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Creativity Is Human.

In today’s workplace, there’s a valuable skill lacking in many of us, but one we can fortunately all master: the art of bringing a problem to the boss.

When problems arise, we let panic set in and allow our basic instinct to take over. It’s fight or flight, which often leaves us defensive or defeated — neither of which are the best way to bring something to management.

Before barging into your manager’s office or sending off a convoluted email, we suggest you do the following:

1. Don’t say anything.

That got your attention. Now, we’d never suggest hiding a problem from management, but your first reaction shouldn’t be to take it directly to your boss. Instead, collect yourself and do your best to identify why it’s happening. Once you get a clearer picture of the situation, try to determine the ideal outcome. Then, brainstorm some potential solutions that might get you to this outcome and evaluate each to decide if one makes the most sense. The goal is to bring your manager potential solutions, not just the problem.

By leading with a solution, you’re still making management aware of the problem, but the conversation starts from an entirely different place: positivity and action. If you’re unable to come up with any solutions, you’re in a much better place to provide context and answer questions — and there’ll be questions.

2. Go down the line.

Sometimes, a problem isn’t a problem for your boss, so a better resource may be a coworker. Let’s say, for example, you run into problems with one of your daily responsibilities. One of your peers may have experienced something similar and can offer some much-needed advice. Consider who you need to consult, and if it’s someone other than your boss, go to that person first.

3. Read the room.

You’ve got a mess on your hands, but your boss might be busy with his or her own crisis — and multiple ones, at that. Make yourself aware of what else is going on in the office. The last thing you want to do is spring a problem on anyone when he or she is feeling overwhelmed. The conversation won’t be a productive one.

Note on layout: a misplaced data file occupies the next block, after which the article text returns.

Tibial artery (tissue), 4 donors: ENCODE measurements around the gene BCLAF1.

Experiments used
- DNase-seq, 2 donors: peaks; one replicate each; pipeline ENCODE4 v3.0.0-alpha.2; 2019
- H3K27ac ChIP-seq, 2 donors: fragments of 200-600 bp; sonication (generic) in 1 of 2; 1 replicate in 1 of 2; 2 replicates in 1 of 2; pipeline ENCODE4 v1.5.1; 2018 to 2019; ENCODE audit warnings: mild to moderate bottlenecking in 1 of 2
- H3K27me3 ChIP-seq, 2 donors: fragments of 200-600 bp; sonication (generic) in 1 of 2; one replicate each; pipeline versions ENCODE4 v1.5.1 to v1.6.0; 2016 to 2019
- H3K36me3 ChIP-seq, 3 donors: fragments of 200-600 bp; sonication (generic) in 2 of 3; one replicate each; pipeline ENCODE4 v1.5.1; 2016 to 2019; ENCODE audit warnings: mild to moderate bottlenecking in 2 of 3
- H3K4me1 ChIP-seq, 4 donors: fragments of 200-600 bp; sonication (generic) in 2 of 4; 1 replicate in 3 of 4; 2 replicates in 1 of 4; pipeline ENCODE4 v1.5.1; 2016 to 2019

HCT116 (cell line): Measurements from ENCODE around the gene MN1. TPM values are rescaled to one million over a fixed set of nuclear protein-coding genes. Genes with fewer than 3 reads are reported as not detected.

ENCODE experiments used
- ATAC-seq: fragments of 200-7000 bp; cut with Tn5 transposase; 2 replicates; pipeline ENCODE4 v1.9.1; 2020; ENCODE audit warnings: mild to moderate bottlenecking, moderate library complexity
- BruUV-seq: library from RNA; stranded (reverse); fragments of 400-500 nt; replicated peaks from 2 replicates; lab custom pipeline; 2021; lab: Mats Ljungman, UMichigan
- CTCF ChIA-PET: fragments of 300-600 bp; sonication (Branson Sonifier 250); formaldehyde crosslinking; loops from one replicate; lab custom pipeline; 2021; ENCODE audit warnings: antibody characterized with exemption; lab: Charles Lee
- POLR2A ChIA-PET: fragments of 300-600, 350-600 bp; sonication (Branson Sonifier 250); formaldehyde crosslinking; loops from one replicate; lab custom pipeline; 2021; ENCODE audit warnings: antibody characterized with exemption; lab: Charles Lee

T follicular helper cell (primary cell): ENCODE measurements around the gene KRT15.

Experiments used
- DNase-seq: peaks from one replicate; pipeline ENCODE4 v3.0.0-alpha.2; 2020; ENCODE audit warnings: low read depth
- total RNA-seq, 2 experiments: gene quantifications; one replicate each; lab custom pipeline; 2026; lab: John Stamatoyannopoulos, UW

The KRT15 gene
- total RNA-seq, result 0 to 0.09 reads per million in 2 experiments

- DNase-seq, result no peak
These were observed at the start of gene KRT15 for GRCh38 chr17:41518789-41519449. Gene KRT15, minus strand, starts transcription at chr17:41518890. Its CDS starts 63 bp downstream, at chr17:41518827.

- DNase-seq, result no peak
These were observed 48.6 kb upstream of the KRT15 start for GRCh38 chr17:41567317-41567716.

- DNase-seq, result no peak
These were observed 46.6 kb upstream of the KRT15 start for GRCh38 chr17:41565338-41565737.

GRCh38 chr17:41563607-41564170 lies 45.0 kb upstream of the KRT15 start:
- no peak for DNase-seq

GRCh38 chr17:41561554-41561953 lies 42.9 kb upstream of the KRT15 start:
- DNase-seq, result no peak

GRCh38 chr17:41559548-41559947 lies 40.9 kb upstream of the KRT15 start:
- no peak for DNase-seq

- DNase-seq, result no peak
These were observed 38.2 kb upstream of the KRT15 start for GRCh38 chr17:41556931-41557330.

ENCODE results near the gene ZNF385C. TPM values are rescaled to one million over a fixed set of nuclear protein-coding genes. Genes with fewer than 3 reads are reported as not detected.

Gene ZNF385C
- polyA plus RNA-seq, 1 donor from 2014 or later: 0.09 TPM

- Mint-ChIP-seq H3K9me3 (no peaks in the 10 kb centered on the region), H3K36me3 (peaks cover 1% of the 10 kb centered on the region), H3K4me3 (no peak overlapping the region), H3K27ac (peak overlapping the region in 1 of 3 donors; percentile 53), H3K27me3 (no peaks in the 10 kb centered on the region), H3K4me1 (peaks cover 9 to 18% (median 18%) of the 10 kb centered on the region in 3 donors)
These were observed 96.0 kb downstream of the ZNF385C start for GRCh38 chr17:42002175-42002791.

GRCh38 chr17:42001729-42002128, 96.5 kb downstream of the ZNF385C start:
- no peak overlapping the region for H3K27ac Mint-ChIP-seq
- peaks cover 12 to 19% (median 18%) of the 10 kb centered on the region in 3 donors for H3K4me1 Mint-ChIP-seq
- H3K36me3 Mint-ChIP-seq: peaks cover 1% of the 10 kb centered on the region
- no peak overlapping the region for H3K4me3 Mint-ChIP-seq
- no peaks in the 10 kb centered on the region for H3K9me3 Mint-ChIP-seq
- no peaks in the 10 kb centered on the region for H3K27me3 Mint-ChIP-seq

4. Schedule time.

Assuming your boss is not busy putting out other fires, give a head’s up that there’s a problem you’d like to discuss. Ask whether now’s a good time to talk or if a little later that day would be better. Just pay careful attention to your tone. Chances are, the sky isn’t falling, so keep it positive.

5. Own the problem.

If or when you’re meeting with your boss, explain the situation as honestly and objectively as possible. If the problem is of your own doing, cop to it and make it clear that you know the problem is yours to solve, but would like suggestions or feedback on whether a potential solution makes sense for that situation. Approaching the problem in this way puts your manager in a position of offering advice, which is something he or she would prefer to do — as opposed to solving the problem for you.

Try not to start the conversation with an apology. Instead, mention how you’d really appreciate his or her input in determining the best way to respond to the situation. The art of bringing a problem to your boss is all about how you position the problem.

6. Listen.

When we say listen, we’re not talking about listening to the suggestion or advice. You know to do that. What we’re getting at is taking full advantage of the opportunity to learn from your boss. Think of it as a coaching or mentoring opportunity on how to best solve a problem.

You may want to take a copious amount of notes. The same problem may come up down the line, and you want to make sure you document how to solve it. Going back with the same problem again and again doesn’t paint you in the best light.

Bringing a problem to your boss can be scary, especially the first time. But when you take the time to understand the problem, come up with some potential solutions, and take responsibility for the part you played in the situation, your manager will be glad that you brought the problem to his or her attention.

If you’d like additional information on this or any other topic, please let us know. We’d be more than happy to provide you with helpful materials and tools. In the meantime, check out our career resources and blog.